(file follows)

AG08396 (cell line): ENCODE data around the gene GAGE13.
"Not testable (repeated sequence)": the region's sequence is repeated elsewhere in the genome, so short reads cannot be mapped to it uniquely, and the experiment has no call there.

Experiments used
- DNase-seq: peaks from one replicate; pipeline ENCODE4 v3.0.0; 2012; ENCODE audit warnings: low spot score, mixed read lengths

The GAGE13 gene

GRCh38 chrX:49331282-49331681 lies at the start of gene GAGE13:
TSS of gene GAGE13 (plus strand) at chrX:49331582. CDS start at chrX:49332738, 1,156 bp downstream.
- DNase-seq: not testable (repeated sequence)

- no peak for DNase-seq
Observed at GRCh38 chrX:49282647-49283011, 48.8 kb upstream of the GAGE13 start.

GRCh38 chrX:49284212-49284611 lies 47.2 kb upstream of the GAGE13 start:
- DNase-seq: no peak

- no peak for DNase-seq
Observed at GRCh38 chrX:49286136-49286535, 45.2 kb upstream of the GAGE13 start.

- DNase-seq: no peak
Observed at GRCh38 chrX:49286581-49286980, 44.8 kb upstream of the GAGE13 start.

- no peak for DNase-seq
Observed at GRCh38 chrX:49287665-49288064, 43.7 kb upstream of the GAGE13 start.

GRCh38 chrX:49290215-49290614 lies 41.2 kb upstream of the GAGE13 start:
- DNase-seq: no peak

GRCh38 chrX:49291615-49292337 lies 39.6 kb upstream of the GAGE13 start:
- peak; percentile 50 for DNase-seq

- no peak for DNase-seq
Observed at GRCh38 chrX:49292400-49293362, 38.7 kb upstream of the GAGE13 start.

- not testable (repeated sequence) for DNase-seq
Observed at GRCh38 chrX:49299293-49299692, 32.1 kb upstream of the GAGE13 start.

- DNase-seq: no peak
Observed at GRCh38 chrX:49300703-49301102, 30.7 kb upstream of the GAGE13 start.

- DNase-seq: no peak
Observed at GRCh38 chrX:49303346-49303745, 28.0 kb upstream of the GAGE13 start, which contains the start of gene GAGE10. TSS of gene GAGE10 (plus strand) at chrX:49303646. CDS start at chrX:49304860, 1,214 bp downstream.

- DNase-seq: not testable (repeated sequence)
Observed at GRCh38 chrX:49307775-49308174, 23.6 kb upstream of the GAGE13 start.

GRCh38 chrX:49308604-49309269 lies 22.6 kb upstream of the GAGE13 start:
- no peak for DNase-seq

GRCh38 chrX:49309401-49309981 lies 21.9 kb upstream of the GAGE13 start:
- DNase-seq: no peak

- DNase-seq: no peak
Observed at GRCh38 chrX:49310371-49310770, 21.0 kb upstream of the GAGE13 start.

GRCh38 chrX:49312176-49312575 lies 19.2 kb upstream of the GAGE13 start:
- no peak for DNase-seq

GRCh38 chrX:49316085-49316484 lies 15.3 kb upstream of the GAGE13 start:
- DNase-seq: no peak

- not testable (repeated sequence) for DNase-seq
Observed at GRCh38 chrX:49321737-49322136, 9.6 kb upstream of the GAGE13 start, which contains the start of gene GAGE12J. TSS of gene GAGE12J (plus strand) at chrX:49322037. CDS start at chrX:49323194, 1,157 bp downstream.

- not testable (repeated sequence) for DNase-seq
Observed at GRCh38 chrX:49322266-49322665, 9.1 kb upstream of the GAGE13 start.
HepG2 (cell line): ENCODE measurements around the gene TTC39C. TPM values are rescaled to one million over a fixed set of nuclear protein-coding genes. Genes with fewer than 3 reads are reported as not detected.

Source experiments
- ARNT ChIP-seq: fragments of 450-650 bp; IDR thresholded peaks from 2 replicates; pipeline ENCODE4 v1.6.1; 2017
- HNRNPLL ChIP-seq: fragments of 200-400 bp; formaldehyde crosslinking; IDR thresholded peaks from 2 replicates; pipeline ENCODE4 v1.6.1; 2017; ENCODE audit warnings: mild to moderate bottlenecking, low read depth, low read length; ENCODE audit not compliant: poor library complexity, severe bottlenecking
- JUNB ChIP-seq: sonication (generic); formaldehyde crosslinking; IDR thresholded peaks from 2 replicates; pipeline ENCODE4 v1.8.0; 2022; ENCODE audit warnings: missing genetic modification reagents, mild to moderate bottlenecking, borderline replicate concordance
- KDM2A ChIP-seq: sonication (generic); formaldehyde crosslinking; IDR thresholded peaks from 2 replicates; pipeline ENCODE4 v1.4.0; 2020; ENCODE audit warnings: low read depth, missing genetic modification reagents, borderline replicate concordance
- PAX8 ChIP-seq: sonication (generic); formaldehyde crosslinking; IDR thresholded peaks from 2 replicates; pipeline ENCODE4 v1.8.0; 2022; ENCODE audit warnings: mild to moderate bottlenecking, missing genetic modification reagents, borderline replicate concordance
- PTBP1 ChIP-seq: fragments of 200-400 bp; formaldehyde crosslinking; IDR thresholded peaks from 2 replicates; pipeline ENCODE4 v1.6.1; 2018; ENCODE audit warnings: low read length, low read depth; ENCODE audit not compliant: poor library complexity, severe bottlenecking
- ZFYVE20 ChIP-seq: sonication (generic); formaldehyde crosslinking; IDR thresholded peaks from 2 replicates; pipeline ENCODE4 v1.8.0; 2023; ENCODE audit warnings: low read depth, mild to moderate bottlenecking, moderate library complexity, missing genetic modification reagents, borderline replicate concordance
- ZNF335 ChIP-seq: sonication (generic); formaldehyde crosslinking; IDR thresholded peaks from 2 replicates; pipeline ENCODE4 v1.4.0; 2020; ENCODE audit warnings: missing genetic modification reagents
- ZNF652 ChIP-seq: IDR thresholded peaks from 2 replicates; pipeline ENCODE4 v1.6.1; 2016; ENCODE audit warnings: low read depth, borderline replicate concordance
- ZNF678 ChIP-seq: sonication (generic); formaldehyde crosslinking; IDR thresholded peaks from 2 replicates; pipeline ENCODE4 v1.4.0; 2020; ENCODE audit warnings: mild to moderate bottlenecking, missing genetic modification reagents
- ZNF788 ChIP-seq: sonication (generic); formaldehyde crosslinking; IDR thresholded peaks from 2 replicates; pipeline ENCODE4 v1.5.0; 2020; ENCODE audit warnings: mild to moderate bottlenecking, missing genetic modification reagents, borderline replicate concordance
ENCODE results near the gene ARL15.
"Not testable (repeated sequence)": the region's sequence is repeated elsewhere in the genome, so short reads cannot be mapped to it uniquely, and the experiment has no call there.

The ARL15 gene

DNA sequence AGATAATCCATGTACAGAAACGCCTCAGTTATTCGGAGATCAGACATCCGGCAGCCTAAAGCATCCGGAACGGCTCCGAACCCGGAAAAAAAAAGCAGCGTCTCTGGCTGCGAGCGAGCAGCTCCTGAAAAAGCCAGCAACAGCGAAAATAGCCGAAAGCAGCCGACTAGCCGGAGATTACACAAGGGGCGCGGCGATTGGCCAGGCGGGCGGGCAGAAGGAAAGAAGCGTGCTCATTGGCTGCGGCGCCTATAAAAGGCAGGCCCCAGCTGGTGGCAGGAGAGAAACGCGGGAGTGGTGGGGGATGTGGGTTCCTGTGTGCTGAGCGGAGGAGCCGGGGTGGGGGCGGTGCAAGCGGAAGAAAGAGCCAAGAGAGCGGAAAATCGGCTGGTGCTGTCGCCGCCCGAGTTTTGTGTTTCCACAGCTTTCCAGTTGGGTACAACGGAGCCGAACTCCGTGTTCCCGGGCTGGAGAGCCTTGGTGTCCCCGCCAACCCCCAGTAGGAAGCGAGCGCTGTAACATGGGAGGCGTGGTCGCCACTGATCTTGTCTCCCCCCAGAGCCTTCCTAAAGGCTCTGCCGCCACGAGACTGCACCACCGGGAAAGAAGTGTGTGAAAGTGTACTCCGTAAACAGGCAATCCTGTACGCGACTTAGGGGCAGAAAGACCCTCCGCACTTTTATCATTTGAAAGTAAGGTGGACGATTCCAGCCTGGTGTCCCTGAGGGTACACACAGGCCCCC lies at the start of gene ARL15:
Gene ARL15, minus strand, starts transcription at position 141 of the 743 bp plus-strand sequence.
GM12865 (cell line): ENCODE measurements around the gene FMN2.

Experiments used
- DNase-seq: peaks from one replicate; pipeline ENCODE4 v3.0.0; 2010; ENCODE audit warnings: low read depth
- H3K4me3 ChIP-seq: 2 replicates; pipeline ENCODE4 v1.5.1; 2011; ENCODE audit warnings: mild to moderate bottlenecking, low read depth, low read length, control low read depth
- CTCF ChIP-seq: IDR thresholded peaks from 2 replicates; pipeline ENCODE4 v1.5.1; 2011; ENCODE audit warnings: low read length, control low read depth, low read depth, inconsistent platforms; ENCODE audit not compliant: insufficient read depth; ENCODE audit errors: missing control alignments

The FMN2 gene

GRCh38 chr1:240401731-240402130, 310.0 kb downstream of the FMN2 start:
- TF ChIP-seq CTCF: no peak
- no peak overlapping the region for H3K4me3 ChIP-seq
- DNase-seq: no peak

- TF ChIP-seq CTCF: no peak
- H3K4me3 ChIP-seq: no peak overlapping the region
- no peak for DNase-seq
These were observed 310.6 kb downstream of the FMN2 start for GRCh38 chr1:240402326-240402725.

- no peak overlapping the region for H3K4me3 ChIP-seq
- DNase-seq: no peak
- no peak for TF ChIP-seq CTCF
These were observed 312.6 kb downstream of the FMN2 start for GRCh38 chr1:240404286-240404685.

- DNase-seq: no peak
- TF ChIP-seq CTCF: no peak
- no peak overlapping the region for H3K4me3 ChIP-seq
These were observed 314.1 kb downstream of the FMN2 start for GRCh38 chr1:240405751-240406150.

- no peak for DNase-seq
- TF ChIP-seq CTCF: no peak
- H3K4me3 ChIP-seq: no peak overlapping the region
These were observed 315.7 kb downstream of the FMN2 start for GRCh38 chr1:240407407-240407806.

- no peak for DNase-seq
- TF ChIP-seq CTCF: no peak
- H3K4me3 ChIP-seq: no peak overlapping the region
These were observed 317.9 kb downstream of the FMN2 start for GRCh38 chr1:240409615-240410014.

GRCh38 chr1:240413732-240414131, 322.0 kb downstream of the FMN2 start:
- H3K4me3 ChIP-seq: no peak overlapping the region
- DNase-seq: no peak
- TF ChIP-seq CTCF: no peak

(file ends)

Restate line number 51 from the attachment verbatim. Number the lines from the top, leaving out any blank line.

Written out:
- JUNB ChIP-seq: sonication (generic); formaldehyde crosslinking; IDR thresholded peaks from 2 replicates; pipeline ENCODE4 v1.8.0; 2022; ENCODE audit warnings: missing genetic modification reagents, mild to moderate bottlenecking, borderline replicate concordance